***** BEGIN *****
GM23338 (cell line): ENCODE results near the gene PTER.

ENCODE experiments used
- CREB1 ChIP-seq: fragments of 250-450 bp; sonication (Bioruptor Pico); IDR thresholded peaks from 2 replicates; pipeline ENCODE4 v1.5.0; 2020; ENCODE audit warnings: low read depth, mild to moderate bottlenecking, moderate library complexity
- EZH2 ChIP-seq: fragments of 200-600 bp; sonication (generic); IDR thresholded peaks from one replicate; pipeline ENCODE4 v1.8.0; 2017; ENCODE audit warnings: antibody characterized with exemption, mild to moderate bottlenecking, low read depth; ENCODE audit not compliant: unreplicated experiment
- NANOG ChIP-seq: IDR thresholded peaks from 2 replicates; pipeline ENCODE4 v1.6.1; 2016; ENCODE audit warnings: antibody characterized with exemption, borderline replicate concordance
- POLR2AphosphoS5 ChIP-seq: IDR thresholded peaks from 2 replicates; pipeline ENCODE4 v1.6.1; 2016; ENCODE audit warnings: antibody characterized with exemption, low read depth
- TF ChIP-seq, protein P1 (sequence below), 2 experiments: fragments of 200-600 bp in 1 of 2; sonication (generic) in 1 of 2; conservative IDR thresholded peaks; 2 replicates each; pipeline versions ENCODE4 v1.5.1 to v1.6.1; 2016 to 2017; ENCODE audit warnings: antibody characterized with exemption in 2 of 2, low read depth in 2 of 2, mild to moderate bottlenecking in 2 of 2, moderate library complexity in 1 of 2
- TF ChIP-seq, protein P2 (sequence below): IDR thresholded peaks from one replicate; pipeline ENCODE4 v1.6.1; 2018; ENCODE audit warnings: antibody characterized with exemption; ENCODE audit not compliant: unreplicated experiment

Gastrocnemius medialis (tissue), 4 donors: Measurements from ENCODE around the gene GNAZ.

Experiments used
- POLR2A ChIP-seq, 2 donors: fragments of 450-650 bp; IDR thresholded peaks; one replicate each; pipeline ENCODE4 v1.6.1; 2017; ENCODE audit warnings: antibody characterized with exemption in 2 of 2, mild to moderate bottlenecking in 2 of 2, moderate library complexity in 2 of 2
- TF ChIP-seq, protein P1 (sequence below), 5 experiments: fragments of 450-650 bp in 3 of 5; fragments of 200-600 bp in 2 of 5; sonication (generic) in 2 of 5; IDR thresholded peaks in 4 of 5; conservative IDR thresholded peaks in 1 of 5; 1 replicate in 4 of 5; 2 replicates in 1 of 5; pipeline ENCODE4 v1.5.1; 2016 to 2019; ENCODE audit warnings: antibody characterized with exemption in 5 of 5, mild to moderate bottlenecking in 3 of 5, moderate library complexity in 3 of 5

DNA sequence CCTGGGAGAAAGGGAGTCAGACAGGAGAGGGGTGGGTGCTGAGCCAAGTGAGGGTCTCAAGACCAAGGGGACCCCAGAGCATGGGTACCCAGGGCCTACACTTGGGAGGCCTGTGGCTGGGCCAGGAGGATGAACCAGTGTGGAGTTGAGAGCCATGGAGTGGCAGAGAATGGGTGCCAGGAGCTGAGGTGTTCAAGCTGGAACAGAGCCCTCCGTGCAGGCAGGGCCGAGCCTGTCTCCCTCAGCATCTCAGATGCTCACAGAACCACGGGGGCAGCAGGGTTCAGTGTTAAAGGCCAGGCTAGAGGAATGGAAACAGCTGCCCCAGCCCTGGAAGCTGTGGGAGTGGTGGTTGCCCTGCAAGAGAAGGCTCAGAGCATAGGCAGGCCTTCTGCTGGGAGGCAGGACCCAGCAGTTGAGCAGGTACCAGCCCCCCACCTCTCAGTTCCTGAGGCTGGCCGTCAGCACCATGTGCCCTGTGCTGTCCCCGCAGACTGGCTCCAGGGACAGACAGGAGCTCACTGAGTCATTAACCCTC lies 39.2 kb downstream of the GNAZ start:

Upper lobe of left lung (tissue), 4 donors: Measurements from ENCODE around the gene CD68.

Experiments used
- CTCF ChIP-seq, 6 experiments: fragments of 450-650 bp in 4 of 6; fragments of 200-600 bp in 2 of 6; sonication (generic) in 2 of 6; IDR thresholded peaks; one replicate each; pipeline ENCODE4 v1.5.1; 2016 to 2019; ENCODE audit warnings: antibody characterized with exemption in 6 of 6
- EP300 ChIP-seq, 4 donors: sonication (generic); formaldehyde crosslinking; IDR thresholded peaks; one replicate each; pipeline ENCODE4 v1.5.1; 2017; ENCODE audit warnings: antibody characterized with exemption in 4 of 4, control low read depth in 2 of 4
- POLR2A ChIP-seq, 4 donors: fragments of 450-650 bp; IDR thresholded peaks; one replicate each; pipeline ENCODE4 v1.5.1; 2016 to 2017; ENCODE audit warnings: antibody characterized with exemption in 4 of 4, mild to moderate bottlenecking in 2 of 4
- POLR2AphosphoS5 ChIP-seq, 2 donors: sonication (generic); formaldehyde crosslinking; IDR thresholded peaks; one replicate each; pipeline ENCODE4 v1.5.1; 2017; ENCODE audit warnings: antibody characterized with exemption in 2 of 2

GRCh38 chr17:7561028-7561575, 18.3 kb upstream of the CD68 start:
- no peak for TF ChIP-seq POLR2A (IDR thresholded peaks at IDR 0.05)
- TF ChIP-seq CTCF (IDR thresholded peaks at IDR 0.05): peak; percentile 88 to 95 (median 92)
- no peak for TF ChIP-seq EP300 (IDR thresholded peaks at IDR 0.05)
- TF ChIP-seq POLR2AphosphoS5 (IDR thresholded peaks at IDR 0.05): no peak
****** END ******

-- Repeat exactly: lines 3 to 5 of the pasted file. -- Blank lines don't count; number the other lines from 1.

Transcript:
- CREB1 ChIP-seq: fragments of 250-450 bp; sonication (Bioruptor Pico); IDR thresholded peaks from 2 replicates; pipeline ENCODE4 v1.5.0; 2020; ENCODE audit warnings: low read depth, mild to moderate bottlenecking, moderate library complexity
- EZH2 ChIP-seq: fragments of 200-600 bp; sonication (generic); IDR thresholded peaks from one replicate; pipeline ENCODE4 v1.8.0; 2017; ENCODE audit warnings: antibody characterized with exemption, mild to moderate bottlenecking, low read depth; ENCODE audit not compliant: unreplicated experiment
- NANOG ChIP-seq: IDR thresholded peaks from 2 replicates; pipeline ENCODE4 v1.6.1; 2016; ENCODE audit warnings: antibody characterized with exemption, borderline replicate concordance